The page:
Style | December 13, 2022 6:08 am

Meet James Morelos, Founder of Palm Springs’ Mojave Flea Trading Post

A desert oasis of vintage and handmade goods

Experiential retail innovator and Mojave Flea founder, James Morelos
Experiential retail innovator and Mojave Flea founder, James Morelos
James Morelos

The peak of a pandemic might not seem like an opportune time to open a business, but for James Morelos, it was perfect. With an eye for vintage and the original, the maker’s market veteran turned his roving pop-up concept into a permanent Palm Springs fixture just under two years ago­ — and it became an instant overnight success. 

Small brands from Coachella Valley, Joshua Tree and beyond form the core of his bohemian department store Mojave Flea, whose Indian Canyon Drive flagship is a treasure trove of haute desert-inspired goods — homewares, accessories and artwork, vintage apparel and apothecary items, all with a distinct California-cool edge. 

“During the pandemic, people were looking for an escape from reality, and I knew a brick-and-mortar marketplace in Palm Springs would work,” he says. “So, when I got a call about taking over the space here, it was just about having no fear and going for it. Even though it was a strange time, the store popped from day one, and it’s grown from there.” In fact the collective boutique-in-boutique concept and its wares proved so successful a second 10,000-square-foot outpost opened in nearby Yucca Valley last October, followed by Fog City Flea at the Ferry Building in San Francisco earlier this year.

Morelos has always loved being surrounded by creativity. An L.A. native, he moved to Seattle in the ’90s and worked at Rudy’s Barber Shop inside the original Ace Hotel, where he saw firsthand the innovative and queer-owned businesses coming out of the city. But it was relocating to New York in the early aughts — later opening a salon and a design store in Brooklyn — that gave Morelos a true taste for retail. When friends opened a hip hotel in Phoenicia, a sleepy hamlet on the edge of the Catskills, he became GM and daydreamed about creating a marketplace there, too. 

“The terms ‘maker’ and ‘influencer’ hadn’t quite happened yet, but we brought in a ton of cool stuff, did a seasonal pop-up there in 2014, and people loved it,” he shares. When the owners weren’t keen to make it monthly, Morelos went nomadic and spent several years producing his Phoenicia Flea makers market along the Hudson River Valley, the Berkshires and Brooklyn. After seasonal winter pop-ups out west ultimately resulted in a move back to California and Palm Springs in the summer of 2018, Mojave Flea made new fans at the Ace Hotel & Swim Club and ROW DTLA before COVID hit.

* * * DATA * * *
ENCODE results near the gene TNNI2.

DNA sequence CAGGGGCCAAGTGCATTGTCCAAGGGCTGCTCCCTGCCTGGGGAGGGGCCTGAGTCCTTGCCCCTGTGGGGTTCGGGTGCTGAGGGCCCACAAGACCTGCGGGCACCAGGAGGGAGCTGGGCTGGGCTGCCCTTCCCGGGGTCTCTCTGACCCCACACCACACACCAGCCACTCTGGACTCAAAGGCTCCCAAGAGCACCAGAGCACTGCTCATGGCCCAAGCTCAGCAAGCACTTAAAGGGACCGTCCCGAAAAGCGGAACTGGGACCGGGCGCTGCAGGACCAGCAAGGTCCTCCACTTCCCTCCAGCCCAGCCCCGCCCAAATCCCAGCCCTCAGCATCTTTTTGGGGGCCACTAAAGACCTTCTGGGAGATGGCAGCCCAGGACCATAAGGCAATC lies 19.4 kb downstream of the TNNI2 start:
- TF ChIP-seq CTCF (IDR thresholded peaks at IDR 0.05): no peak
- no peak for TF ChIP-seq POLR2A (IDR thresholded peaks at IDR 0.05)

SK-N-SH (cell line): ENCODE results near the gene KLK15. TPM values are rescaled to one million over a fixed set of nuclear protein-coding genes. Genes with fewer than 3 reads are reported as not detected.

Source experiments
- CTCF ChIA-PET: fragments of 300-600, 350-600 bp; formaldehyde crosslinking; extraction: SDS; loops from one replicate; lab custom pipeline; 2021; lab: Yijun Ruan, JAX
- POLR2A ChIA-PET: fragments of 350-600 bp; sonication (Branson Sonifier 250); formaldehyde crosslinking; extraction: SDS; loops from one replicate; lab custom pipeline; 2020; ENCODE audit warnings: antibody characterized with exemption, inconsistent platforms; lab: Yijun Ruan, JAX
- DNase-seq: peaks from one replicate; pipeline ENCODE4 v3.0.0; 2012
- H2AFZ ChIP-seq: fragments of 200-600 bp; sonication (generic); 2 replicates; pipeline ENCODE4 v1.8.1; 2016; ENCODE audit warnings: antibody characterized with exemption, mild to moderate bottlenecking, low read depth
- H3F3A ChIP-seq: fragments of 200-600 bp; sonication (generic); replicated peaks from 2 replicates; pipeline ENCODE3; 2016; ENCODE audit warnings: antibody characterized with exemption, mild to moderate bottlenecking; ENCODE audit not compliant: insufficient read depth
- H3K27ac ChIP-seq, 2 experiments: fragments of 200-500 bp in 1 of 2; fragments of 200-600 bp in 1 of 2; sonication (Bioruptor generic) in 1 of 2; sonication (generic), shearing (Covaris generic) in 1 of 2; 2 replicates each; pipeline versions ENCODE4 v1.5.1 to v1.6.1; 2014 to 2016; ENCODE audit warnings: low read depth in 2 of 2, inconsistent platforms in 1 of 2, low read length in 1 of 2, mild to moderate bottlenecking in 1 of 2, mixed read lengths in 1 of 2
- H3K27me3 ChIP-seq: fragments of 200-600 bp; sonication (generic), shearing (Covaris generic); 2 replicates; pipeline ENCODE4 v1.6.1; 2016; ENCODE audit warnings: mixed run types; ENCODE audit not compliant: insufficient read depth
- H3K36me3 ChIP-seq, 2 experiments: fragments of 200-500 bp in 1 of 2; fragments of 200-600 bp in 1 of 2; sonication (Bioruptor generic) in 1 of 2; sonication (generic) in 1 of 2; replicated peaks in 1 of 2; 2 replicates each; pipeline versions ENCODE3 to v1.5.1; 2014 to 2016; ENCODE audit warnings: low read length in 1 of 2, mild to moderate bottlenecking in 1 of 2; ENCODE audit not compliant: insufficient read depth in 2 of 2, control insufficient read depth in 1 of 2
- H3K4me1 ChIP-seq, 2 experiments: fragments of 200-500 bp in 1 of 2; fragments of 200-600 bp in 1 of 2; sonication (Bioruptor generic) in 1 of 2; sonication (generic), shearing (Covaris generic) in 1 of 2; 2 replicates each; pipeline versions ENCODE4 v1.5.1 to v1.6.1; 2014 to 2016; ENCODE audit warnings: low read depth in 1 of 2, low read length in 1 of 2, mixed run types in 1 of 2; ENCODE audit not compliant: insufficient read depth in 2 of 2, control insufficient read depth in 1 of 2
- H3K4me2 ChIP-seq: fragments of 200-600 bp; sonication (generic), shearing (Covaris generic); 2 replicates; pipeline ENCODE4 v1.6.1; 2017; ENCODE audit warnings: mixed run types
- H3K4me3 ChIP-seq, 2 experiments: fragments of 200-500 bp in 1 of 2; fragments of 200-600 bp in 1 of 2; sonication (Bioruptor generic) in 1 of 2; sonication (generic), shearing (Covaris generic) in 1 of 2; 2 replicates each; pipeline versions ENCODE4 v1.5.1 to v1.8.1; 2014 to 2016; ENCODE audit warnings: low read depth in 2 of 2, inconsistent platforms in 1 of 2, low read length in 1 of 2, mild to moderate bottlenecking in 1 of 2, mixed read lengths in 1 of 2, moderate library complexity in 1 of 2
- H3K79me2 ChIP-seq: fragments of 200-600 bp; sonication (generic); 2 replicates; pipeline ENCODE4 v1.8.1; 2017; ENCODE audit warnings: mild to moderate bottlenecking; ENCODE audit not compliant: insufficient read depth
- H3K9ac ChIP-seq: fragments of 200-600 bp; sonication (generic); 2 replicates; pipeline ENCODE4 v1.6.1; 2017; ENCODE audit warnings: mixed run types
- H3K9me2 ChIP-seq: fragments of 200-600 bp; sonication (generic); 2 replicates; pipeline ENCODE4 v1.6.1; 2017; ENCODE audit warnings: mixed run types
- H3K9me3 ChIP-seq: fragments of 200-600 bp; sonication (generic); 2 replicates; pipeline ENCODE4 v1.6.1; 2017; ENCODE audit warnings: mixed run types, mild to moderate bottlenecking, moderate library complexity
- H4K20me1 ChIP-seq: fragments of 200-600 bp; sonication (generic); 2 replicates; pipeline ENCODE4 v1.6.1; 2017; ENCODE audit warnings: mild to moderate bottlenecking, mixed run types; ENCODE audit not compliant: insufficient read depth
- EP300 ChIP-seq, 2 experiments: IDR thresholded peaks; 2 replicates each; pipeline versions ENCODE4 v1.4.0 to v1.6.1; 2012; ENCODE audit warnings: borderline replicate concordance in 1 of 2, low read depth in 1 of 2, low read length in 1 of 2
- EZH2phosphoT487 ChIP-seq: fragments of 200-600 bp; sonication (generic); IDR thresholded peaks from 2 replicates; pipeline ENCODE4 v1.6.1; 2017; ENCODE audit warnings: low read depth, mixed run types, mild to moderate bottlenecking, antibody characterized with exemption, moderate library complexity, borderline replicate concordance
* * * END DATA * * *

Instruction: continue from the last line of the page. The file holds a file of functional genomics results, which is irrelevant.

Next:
Inside NYC’s Secret Menswear Garage Sale

The semi-regular meetup gives online vintage an IRL home

But desert chic home décor and artful souvenirs aside, for Morelos, brand discovery and creating a more meaningful experience is key when it comes to his take on retail. With growing interest to shop small and support local makers year-round, not just on the annual holiday season Small Business Saturday, Morelos says trading posts like Mojave Flea and his roving pop-ups help foster a personal connection between artisans and shoppers.

“From the beginning, Instagram was everything and allowed us to create relationships with over 200 small brands and build an incredible network of makers and creatives,” he says. To better understand different regions, Morelos and his team ran several Southern Flea roaming markets in Richmond, Virginia, and Chattanooga, Tennessee, to connect with area makers and with an eye to eventually create brick-and-mortar trading posts in each city. For now, his attention is on Berkeley, where a Mojave Flea will open “around 4th Street near Design with Reach, Anthropology and Madewell.” Another store is landing in his old Hudson Valley, N.Y., stomping ground soon, too. 

Meanwhile, back in Palm Springs, Morelos’ all-vintage concept, Market Market, is readying to open on Jan. 1 — two years to the day from the first Mojave Flea, which he says feels meaningful. Located in the former Stein Mart (1555 S Palm Canyon Drive), its curated spaces will feature vintage and repurposed art, fashion and furniture. “Vintage is one of the biggest categories in our stores, and moving away from excess manufacturing and disposable living, making things from dead stock, and repurposing these amazing finds just feels right,” he says. 

Seasoned vintage pickers, take note: Morelos has worked with “all kinds of amazing people with incredible taste in design and furniture” for the project to source hidden treasures, including Trina Turk and designer Rene Holguin of RTH. “We’re doing away with the tired and dusty antique mall. We want all the things, but not in a hoarding type of situation — items should breathe and each vignette should tell a story in a new way,” says Morelos of Market Market.  Anyone with a Southern California desert road trip pending should take a peek at these handy Mojave Flea-approved Maker’s Guides to Palm Springs and Joshua Tree — both feature a solid list of not to be missed cultural experiences, plus places to eat, drink, shop and stay in the area.